Camera ISO: a brief description
ISO is one of the three pillars of photography, along with aperture and Shutter speed.
If you understand how these three work together you have total control over your camera and anything is achievable. This is what turns an amateur photographer’s work into professional looking images.
What is ISO?
The sensor in your camera captures the light which enters through your lens. The sensors sensitivity to that light determines if your image will be too bright or too dark. You can tell the sensor how sensitive it will be for the photo by using a low ISO figure if the light source is bright and a high ISO if the light source is dark.
In the image above the section of the image on the left ISO 200 is exposed correctly, by making the ISO bigger the image gets brighter and is overexposed. You strive most of the time, in photography to replicate the images exposure to the exposure of what your eyes see.
Origins of ISO
The first inventors of photography found that different chemicals mixed together was light sensitive. When placed on grains silver halide and exposed to light ,the exposed areas burnt to black and the dark areas remained white. This created a negative image of what the camera’s lens was looking at. Reverse the dark areas to bright and the bright to dark and the image the camera captured was replicated in black and white. The stronger the mix of chemicals the more sensitive the silver halide became to light so increased sensitivity ISO had an important role in photography from then on. With increased ISO photographers could take photos in doors and in low lighting.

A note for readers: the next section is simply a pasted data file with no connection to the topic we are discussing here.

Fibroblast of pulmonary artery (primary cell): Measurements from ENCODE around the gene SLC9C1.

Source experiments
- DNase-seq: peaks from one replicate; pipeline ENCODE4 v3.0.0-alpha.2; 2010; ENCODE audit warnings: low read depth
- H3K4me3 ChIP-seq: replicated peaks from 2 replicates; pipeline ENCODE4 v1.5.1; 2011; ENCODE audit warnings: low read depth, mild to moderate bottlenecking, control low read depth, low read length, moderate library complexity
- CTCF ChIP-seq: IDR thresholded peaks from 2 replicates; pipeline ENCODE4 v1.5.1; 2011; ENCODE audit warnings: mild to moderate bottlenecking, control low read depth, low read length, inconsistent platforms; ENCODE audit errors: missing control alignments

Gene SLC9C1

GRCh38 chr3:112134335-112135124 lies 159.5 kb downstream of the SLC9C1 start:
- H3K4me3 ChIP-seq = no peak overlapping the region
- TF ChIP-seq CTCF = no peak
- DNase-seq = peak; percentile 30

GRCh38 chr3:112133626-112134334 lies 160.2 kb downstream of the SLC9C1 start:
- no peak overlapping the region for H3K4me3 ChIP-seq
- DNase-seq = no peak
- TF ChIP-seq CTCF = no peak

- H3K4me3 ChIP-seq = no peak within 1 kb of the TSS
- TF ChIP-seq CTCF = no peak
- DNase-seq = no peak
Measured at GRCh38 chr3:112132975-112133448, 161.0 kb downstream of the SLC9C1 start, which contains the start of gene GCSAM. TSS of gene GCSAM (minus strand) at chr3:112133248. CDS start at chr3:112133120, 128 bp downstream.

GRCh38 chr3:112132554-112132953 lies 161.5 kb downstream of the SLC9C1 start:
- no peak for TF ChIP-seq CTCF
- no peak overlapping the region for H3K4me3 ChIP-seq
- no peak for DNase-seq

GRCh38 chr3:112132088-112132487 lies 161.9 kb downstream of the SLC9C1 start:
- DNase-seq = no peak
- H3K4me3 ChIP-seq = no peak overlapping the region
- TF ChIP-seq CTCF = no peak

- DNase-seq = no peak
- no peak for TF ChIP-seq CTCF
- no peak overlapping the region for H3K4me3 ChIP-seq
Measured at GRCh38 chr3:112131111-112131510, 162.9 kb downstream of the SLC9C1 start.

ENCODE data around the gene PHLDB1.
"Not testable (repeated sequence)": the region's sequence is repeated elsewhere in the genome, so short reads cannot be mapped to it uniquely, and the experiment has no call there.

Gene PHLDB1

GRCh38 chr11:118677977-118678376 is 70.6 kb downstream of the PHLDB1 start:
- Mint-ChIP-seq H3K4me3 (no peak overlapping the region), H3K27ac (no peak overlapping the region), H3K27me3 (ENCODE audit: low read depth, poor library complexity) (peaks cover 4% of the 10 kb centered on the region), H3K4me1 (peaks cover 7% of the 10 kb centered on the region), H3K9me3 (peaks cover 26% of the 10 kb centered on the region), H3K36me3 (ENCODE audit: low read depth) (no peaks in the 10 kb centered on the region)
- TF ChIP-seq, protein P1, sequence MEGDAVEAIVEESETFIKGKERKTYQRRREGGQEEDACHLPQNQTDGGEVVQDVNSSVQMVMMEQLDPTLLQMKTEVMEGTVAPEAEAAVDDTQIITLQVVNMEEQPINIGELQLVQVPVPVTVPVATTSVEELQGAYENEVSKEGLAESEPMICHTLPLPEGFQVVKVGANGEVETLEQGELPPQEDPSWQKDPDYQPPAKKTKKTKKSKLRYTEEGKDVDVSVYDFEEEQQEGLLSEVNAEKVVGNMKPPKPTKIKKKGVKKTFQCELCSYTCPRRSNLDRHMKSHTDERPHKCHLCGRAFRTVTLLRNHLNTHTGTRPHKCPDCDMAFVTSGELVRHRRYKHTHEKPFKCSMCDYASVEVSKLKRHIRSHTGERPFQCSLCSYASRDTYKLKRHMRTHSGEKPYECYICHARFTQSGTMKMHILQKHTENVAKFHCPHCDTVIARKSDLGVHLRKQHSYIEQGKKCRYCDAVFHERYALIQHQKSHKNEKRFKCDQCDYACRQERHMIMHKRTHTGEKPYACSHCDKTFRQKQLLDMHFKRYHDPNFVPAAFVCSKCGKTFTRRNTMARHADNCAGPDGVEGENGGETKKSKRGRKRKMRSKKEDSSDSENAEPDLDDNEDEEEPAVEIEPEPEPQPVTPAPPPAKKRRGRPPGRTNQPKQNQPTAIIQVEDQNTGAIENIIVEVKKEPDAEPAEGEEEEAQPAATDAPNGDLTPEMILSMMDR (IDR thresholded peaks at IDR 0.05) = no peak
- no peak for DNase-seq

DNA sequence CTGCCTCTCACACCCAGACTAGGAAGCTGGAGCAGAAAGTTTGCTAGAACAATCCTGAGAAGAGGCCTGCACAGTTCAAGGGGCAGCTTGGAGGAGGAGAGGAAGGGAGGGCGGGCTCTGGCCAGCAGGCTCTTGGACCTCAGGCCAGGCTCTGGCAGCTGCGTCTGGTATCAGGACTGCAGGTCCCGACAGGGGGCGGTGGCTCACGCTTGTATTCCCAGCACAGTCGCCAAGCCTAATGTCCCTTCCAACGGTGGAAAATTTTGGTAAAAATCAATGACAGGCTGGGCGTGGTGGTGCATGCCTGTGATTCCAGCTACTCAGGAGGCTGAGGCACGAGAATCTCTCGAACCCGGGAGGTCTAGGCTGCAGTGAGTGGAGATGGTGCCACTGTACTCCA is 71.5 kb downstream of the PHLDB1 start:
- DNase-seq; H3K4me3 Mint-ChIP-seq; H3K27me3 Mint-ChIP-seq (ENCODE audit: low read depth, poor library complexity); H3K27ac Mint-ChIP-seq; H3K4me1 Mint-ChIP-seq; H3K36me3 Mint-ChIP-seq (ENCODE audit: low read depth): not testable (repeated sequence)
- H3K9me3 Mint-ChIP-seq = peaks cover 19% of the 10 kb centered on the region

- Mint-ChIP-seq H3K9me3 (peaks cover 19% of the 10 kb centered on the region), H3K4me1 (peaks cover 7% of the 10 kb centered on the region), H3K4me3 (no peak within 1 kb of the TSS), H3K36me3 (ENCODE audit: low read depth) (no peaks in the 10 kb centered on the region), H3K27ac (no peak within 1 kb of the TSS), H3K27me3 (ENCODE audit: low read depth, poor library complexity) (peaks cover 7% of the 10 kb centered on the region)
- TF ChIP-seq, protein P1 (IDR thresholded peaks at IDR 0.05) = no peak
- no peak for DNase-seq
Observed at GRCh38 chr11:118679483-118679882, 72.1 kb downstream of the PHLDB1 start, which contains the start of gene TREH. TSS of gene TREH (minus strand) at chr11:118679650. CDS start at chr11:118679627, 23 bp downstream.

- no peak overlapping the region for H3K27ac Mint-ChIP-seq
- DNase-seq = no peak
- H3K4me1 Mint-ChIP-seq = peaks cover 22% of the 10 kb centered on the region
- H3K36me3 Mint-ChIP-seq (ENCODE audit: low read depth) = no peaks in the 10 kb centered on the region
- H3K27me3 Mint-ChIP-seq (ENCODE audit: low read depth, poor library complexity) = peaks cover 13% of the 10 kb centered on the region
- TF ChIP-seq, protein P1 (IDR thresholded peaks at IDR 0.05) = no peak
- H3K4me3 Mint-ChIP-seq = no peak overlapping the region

When sensitivity is increased so also does the chances of your image becoming grainy (when you look closely at the image you can see the dots clearly which make up the image). This is caused because the ISO is too high for your cameras sensor. The cameras sensor is the most expensive part of your camera, the more money you spend on a camera the better the sensor is able to function with high ISO. Have you ever taken a photo with a camera phone and you were so pleased with it that you wanted to print it at maybe 10″ x 8″, but when the size of the image was increased the image was all grainy and no good. Camera phones have small cheap sensors which means the quality of the image blown up will be terrible. Maybe one day camera phones will have a large sensor but this will be reflected in the price also.